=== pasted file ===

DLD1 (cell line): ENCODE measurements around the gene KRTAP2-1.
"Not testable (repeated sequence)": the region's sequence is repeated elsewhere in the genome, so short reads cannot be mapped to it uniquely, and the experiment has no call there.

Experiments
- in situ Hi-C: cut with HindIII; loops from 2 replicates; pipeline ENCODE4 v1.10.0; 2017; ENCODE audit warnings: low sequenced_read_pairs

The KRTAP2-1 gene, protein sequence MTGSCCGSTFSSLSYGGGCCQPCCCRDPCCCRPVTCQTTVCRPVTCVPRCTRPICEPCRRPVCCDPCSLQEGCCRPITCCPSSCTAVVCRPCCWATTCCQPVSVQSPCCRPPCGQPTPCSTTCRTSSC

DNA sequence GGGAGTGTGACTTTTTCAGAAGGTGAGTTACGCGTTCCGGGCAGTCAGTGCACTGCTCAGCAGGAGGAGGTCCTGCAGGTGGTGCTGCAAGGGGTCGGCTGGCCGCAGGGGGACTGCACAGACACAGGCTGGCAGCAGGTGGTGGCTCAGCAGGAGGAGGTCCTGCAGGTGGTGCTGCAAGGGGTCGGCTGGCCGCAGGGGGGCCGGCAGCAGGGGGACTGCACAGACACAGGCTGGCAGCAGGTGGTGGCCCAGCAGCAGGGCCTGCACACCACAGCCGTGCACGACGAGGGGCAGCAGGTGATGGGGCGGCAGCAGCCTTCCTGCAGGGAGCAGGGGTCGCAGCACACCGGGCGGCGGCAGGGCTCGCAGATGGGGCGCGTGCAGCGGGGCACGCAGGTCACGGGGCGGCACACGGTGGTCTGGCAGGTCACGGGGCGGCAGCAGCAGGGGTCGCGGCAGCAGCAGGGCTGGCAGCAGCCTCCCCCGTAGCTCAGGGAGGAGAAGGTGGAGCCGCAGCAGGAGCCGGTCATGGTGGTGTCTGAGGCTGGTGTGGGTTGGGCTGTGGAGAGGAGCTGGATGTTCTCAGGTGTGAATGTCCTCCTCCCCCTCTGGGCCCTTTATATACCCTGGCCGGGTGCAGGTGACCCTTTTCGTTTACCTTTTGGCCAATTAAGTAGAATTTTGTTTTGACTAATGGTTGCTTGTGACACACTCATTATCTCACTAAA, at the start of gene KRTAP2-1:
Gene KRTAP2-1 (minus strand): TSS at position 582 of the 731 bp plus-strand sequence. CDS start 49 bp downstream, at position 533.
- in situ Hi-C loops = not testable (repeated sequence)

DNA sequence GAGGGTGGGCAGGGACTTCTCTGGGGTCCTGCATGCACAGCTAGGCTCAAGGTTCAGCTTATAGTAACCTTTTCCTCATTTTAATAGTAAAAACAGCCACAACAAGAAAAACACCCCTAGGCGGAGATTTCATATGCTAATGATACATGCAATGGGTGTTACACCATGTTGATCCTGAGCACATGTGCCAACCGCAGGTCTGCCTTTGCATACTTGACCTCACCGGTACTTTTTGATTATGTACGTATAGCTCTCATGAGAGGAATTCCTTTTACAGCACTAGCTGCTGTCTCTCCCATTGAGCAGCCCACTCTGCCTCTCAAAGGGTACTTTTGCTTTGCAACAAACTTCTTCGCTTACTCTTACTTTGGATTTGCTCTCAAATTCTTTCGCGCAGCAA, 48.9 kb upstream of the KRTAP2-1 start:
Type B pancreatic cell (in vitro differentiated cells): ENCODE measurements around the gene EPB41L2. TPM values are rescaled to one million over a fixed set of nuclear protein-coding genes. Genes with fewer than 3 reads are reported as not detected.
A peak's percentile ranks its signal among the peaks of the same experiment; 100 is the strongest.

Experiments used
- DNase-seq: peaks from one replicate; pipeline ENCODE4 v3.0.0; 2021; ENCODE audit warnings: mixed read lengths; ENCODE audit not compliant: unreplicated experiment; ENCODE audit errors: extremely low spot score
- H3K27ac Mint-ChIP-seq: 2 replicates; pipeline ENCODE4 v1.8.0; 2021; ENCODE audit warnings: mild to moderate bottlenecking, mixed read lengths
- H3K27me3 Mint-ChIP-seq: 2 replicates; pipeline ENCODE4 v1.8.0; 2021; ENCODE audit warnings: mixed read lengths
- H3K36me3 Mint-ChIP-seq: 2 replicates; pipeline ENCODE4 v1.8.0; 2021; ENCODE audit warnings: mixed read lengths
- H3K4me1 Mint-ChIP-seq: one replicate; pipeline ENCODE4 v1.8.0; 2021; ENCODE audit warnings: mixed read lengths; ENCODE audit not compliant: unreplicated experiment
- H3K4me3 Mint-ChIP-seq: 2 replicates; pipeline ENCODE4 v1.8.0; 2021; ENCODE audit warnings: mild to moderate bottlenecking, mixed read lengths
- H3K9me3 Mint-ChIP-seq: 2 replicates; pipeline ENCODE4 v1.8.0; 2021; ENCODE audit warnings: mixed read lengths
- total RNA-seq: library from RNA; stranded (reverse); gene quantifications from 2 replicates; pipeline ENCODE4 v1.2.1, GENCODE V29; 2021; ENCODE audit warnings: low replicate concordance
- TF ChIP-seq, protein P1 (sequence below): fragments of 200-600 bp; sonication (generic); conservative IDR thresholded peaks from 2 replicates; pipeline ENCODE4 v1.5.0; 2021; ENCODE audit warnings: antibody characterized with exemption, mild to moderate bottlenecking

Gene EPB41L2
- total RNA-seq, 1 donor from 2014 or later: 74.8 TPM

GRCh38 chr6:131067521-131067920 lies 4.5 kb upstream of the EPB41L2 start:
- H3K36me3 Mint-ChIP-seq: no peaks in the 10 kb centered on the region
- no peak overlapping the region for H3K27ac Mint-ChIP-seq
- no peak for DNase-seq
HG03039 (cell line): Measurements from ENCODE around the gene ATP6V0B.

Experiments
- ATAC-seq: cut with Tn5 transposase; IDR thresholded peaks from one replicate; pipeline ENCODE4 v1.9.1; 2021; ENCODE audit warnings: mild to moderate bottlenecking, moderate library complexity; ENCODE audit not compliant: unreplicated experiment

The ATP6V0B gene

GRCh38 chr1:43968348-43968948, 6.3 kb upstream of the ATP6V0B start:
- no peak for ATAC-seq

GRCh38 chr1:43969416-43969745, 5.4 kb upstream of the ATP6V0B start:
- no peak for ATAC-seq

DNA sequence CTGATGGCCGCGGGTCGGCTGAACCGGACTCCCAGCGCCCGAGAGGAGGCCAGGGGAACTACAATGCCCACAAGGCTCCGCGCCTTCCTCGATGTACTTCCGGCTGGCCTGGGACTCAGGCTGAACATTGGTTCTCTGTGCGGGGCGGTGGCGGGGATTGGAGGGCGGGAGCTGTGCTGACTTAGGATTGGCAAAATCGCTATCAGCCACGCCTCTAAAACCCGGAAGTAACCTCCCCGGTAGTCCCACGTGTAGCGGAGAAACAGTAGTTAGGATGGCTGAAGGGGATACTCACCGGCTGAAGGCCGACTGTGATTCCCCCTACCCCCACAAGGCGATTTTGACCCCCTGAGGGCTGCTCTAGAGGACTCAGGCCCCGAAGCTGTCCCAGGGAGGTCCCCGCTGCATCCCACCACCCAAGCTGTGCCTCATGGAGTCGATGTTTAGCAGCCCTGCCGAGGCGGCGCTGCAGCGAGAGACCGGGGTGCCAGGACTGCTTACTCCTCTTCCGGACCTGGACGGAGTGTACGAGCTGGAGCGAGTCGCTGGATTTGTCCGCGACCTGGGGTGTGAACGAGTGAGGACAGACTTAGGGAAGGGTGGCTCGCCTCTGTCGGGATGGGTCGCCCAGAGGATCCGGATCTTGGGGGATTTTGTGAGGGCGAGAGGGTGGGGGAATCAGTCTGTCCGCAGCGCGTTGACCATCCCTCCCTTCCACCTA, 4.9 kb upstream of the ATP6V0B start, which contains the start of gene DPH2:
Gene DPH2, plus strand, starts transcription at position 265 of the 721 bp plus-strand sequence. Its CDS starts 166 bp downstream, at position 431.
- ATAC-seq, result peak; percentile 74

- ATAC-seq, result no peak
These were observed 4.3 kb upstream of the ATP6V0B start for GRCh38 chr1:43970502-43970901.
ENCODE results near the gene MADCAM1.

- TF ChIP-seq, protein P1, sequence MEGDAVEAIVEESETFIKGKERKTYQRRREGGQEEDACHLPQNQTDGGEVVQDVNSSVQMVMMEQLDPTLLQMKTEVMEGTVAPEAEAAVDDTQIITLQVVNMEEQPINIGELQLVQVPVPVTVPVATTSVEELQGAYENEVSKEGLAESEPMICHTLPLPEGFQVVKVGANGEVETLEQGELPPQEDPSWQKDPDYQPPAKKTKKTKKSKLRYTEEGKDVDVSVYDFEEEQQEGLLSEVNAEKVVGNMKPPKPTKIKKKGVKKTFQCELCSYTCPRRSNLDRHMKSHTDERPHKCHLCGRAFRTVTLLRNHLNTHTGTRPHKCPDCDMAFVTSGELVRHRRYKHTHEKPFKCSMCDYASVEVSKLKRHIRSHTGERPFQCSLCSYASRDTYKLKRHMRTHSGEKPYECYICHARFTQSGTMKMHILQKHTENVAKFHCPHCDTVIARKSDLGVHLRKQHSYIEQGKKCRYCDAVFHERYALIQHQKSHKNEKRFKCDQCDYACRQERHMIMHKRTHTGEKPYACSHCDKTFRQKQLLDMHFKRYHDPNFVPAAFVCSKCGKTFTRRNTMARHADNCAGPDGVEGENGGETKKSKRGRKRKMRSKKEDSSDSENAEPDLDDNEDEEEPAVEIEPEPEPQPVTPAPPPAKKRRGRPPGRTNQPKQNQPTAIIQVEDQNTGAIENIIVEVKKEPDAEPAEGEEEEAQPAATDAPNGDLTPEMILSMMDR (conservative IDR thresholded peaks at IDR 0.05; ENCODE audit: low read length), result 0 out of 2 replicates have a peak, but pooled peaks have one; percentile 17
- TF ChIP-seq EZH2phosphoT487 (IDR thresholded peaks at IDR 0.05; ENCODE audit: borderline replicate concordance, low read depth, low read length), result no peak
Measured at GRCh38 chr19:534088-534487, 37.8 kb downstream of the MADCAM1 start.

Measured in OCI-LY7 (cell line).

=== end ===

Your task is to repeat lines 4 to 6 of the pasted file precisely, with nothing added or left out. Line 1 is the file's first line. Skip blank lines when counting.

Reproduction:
- in situ Hi-C: cut with HindIII; loops from 2 replicates; pipeline ENCODE4 v1.10.0; 2017; ENCODE audit warnings: low sequenced_read_pairs

The KRTAP2-1 gene, protein sequence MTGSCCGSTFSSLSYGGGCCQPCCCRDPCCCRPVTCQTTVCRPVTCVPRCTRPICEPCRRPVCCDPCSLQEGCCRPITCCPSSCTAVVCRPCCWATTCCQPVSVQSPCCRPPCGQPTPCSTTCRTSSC

DNA sequence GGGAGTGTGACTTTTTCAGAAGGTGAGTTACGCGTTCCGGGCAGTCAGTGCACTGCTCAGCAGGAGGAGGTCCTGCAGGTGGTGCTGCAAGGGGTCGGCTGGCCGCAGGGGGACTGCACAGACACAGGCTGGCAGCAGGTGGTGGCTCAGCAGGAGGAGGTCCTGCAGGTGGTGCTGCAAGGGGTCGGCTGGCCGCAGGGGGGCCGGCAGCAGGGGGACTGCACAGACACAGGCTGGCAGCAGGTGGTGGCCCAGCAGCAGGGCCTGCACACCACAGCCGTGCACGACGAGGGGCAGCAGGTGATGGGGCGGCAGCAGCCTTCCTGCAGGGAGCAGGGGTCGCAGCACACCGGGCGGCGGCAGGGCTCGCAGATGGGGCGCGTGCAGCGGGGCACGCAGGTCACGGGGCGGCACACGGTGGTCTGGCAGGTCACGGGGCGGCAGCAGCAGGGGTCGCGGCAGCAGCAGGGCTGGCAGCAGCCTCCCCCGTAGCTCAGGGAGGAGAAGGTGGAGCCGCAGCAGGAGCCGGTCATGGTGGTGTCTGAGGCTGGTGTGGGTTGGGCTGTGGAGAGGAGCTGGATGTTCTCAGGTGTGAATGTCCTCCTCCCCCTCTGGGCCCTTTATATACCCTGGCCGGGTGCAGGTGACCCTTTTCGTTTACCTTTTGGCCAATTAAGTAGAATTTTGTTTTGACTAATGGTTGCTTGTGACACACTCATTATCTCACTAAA, at the start of gene KRTAP2-1: